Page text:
Christian charities urged U.K. Prime Minister Theresa May to challenge China's president over the nation's ongoing crackdown on religious freedom during her recent state visit to the Asian country last Jan. 21 to Feb. 2.
Andre Boyd of Release International told Premier that the Chinese government now wants to have all churches registered in order to have a hold on their appointed leaders and teachings. He added that Christians who do not bow to government control are being labeled as evil cults.
May's state visit to China came as the Communist country is due to enforce new restrictions on religion. In light of the situation, Christian Solidarity Worldwide hoped that the British prime minister was able to raise the issue with the Chinese president as they discussed the expansion of their trade.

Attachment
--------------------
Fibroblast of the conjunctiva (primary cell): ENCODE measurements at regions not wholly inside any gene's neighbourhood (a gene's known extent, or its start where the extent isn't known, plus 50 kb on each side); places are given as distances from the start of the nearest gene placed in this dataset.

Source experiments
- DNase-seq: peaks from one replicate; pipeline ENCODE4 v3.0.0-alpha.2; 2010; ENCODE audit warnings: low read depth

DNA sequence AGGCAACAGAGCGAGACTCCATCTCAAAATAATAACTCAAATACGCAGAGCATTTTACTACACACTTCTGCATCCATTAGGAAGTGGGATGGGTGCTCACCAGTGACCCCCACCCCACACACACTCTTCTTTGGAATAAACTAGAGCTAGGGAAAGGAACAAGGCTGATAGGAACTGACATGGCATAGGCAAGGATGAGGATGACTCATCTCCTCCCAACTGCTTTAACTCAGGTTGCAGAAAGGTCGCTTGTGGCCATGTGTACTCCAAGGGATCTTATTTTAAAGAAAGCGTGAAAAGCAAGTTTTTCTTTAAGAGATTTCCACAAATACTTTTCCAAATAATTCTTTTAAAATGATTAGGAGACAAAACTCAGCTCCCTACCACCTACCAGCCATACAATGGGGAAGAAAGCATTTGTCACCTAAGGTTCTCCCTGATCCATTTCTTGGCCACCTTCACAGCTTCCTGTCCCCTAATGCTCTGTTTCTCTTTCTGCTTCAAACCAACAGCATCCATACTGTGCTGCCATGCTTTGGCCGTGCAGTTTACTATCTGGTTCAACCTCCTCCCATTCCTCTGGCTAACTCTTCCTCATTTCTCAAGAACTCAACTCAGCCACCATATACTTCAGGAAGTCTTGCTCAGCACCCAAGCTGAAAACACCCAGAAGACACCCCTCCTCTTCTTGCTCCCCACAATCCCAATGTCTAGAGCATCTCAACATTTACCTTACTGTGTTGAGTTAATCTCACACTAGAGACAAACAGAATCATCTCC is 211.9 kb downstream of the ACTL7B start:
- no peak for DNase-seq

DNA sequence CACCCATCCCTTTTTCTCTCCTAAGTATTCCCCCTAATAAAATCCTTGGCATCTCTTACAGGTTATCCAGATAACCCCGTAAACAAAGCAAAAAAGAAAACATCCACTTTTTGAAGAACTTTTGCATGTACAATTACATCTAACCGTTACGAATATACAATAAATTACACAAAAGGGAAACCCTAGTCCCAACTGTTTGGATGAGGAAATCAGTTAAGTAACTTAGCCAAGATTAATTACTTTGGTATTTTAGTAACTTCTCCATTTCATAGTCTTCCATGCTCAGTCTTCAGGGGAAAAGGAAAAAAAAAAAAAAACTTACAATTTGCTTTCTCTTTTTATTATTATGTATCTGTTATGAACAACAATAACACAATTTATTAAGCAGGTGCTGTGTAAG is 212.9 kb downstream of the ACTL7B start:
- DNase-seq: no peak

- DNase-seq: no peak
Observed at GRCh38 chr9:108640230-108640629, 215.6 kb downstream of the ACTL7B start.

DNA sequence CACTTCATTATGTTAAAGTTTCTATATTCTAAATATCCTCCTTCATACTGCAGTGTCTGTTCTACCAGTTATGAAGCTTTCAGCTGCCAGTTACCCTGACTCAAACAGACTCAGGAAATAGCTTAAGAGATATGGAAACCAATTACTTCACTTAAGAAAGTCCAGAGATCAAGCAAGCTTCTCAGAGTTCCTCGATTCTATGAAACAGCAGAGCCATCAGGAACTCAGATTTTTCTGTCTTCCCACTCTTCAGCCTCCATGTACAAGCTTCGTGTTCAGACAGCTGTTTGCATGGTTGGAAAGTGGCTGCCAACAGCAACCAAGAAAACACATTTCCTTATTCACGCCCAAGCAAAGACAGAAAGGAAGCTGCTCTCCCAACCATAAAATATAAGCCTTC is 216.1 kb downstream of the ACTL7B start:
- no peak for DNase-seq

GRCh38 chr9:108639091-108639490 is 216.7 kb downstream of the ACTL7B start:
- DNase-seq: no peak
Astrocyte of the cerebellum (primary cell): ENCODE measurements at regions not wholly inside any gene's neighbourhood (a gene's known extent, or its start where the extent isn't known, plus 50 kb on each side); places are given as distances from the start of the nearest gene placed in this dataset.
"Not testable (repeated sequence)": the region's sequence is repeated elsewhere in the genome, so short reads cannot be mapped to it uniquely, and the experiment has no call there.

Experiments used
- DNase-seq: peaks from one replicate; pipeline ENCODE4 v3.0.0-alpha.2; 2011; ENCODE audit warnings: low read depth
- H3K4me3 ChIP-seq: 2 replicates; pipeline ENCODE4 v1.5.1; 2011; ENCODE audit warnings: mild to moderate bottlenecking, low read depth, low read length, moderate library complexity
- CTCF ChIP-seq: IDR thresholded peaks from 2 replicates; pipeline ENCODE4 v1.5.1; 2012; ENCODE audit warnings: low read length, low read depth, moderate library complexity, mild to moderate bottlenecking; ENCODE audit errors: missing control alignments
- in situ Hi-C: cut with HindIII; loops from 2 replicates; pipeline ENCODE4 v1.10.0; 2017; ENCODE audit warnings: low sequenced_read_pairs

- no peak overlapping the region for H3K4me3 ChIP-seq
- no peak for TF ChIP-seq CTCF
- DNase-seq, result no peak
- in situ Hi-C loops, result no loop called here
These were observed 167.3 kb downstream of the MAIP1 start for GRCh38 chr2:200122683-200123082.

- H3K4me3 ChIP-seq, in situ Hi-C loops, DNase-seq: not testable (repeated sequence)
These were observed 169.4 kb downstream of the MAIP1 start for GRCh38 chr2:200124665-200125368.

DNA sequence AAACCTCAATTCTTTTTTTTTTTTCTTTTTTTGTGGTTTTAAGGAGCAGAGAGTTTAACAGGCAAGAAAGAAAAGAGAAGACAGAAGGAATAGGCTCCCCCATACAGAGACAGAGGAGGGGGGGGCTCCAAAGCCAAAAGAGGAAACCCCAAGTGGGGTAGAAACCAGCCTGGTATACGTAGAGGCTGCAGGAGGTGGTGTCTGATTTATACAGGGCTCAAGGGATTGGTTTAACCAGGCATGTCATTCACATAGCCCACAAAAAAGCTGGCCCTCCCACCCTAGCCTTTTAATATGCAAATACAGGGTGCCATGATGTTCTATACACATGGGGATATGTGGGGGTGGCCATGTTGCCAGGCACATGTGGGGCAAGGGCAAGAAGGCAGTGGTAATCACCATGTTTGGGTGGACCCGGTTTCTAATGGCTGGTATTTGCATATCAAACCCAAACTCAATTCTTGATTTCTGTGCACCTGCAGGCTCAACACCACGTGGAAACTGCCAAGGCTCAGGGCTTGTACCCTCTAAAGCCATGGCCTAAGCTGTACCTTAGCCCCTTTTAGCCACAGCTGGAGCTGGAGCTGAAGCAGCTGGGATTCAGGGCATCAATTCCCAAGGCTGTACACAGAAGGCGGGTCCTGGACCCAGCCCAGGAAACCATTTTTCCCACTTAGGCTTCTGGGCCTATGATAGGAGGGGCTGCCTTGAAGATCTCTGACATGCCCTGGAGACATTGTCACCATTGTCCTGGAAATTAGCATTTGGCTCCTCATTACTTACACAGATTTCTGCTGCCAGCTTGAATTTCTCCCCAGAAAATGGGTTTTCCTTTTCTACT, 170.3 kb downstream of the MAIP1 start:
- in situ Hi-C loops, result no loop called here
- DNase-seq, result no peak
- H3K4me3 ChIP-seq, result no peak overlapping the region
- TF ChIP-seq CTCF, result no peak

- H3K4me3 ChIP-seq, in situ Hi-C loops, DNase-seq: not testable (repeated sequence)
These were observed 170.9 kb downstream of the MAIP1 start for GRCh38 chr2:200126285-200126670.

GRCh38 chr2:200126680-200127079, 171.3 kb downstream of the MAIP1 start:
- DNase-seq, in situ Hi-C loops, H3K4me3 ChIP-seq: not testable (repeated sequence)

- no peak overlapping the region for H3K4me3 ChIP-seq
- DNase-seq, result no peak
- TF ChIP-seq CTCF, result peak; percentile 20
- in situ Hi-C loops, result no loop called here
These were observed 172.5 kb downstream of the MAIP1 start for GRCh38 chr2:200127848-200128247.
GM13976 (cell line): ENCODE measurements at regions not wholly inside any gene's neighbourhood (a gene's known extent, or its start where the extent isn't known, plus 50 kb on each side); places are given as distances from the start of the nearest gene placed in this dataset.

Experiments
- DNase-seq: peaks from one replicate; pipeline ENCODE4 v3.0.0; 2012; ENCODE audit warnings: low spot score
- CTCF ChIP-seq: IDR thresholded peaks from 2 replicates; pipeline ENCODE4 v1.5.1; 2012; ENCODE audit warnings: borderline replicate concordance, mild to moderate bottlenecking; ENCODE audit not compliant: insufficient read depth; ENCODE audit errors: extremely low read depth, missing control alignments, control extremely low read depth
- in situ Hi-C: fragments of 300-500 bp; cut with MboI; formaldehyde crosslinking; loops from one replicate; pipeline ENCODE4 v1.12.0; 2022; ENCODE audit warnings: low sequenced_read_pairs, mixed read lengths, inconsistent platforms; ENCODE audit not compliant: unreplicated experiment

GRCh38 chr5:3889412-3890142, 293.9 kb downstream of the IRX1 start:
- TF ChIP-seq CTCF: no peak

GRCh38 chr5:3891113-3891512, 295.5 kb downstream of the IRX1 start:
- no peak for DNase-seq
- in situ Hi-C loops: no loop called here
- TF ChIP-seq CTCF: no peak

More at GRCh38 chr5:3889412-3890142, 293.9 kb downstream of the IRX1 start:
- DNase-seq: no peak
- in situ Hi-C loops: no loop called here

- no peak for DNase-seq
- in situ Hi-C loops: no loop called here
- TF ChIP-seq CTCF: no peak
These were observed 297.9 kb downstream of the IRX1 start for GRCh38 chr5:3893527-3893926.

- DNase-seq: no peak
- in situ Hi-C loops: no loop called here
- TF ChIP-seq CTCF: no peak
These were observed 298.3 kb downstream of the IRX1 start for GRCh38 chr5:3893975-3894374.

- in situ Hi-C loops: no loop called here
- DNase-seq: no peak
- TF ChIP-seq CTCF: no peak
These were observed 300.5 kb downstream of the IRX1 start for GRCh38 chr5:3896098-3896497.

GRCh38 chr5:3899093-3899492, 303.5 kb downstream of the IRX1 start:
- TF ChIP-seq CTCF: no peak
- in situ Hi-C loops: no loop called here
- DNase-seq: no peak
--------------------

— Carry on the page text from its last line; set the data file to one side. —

"We hope she will raise these cases and urge China that if it wants to be a global superpower, which it clearly is in the running for, it needs to uphold human rights for its own people," said Benedict Rogers of CSW.
On the final day of May's tour in China on Feb. 2, the Global Times commended her for having "sidestepped" the calls to challenge the Chinese leadership over the Christian crackdown. The state-run newspaper applauded the British prime minister for prioritizing the economic collaboration between the two countries, The Guardian reported.
In addition, the Global Times said May sees the greater loss her country would incur if she caves in to Western media's clamor during her official visit to China. The publication added that the "mudslinging" of western media cannot stop the cooperation between Beijing and Britain.
It is worth noting that May had vowed to raise the issue of human rights with Chinese leaders when she travelled to China on Jan. 30. However, she failed to mention that topic when she attended a press conference with Premier Li Keqiang the following day.